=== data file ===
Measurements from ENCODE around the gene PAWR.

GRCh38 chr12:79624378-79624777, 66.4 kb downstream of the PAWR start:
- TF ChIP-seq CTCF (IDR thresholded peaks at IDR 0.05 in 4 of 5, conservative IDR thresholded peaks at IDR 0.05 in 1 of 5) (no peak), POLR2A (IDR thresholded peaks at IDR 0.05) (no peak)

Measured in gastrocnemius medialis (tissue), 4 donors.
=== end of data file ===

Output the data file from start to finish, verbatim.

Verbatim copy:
Measurements from ENCODE around the gene PAWR.

GRCh38 chr12:79624378-79624777, 66.4 kb downstream of the PAWR start:
- TF ChIP-seq CTCF (IDR thresholded peaks at IDR 0.05 in 4 of 5, conservative IDR thresholded peaks at IDR 0.05 in 1 of 5) (no peak), POLR2A (IDR thresholded peaks at IDR 0.05) (no peak)

Measured in gastrocnemius medialis (tissue), 4 donors.